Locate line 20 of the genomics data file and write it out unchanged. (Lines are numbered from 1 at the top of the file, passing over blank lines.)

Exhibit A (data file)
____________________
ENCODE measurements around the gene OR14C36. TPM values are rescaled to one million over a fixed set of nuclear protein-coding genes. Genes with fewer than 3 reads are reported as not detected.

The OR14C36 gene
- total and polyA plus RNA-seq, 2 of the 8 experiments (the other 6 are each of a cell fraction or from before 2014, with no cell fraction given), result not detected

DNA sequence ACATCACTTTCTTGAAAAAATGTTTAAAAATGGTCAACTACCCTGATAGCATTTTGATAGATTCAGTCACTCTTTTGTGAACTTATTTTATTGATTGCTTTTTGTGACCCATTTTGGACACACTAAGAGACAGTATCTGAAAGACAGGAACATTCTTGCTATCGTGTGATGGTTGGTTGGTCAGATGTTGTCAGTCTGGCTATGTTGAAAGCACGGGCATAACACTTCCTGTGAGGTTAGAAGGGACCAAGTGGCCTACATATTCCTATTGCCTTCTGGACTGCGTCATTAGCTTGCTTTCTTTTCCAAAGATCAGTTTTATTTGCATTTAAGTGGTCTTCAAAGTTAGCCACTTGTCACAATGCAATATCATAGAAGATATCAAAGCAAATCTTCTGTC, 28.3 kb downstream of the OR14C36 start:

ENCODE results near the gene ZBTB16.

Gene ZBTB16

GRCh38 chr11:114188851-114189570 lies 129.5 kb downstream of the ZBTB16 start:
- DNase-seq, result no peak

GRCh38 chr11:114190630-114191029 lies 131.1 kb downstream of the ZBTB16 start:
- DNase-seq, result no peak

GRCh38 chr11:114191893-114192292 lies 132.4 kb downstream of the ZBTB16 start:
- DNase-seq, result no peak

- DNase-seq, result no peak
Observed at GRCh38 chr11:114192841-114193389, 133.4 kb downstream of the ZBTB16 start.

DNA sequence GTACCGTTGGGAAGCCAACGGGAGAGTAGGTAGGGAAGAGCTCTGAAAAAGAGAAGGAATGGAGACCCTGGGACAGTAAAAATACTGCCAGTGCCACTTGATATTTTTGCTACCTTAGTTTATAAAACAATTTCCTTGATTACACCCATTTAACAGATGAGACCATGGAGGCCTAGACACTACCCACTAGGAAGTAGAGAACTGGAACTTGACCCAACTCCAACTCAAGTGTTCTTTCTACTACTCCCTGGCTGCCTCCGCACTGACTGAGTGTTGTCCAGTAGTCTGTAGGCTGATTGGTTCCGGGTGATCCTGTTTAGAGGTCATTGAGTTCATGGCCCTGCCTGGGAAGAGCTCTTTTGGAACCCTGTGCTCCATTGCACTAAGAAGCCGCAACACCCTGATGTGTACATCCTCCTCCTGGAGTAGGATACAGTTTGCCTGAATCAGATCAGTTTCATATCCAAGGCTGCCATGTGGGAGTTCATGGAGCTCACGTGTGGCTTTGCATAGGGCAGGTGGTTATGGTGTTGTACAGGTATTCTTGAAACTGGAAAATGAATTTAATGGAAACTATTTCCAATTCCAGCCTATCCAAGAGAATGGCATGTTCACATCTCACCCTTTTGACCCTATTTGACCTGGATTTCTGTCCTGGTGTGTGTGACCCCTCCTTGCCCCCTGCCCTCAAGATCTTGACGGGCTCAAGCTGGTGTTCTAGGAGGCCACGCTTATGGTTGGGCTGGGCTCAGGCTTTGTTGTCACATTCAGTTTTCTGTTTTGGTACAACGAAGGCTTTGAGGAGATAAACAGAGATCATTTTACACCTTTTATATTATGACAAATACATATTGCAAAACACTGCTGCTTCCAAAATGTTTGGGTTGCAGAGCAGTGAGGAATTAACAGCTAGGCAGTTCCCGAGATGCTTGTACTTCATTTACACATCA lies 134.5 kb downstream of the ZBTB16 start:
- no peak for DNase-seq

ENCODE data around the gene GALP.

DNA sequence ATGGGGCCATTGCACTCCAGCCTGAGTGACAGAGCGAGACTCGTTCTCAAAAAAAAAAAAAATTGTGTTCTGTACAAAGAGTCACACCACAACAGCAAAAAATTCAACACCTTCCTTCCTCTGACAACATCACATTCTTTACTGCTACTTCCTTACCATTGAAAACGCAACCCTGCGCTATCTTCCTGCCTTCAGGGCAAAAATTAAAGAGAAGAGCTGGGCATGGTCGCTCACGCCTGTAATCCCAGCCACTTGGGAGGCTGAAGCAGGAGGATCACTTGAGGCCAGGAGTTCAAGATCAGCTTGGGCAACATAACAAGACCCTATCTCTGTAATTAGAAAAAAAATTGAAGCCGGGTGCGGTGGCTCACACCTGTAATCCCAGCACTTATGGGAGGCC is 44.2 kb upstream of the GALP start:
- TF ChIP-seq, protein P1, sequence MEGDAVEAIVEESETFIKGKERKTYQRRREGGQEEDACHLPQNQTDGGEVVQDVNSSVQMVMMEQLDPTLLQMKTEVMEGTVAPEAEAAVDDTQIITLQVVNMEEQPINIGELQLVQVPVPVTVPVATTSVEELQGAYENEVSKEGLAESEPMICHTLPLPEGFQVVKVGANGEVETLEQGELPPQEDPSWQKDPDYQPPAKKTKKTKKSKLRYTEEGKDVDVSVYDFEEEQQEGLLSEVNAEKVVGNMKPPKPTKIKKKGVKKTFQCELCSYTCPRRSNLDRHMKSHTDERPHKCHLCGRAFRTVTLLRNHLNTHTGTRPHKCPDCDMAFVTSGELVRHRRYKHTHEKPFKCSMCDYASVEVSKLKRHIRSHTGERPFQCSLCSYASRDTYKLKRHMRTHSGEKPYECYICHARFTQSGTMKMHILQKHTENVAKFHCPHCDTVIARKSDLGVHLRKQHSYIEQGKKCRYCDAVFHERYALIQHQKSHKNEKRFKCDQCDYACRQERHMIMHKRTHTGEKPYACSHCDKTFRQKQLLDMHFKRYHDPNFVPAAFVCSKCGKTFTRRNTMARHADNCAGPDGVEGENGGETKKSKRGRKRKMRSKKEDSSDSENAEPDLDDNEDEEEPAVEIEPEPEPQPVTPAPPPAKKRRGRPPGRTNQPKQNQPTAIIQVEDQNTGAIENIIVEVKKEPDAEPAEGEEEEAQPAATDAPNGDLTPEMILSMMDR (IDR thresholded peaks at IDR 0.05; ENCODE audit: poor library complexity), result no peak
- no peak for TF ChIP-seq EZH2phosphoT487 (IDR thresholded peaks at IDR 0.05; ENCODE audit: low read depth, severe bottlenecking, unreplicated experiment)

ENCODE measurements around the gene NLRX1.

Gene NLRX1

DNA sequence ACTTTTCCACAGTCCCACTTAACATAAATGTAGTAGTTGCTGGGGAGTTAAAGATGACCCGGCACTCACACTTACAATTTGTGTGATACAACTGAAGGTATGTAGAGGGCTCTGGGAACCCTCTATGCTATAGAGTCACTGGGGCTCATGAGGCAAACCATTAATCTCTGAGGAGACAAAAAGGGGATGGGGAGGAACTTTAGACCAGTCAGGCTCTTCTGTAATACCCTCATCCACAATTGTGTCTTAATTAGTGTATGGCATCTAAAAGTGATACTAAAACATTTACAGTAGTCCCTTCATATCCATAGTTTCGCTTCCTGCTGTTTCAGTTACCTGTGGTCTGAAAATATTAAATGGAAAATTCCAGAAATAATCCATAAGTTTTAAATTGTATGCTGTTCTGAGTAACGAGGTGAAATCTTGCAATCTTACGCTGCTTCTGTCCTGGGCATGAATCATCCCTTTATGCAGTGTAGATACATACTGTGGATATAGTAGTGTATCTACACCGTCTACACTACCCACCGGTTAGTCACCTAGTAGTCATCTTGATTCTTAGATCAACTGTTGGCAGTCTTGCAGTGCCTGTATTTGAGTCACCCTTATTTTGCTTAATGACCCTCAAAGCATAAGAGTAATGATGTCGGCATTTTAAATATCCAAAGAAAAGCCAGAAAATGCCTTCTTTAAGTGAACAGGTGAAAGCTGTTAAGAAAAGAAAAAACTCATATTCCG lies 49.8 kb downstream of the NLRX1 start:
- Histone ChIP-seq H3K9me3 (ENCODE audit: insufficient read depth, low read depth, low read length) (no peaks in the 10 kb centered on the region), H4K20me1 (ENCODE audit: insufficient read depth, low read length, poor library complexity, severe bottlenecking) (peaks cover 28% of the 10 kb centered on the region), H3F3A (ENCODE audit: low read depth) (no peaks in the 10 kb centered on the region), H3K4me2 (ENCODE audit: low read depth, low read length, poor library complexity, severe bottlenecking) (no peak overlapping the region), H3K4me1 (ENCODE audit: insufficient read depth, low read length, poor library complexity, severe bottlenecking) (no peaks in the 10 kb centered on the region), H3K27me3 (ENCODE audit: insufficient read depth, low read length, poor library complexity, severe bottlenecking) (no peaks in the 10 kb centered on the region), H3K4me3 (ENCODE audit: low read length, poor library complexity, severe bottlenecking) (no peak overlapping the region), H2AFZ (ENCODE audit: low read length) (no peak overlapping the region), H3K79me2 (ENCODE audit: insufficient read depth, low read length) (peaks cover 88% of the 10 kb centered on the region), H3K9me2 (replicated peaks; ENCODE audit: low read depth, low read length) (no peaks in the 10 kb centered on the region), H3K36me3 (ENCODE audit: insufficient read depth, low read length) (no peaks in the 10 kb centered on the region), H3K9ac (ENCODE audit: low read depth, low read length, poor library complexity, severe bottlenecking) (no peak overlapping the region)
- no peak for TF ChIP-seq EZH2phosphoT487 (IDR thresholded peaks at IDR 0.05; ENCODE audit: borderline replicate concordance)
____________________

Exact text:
- no peak for TF ChIP-seq EZH2phosphoT487 (IDR thresholded peaks at IDR 0.05; ENCODE audit: low read depth, severe bottlenecking, unreplicated experiment)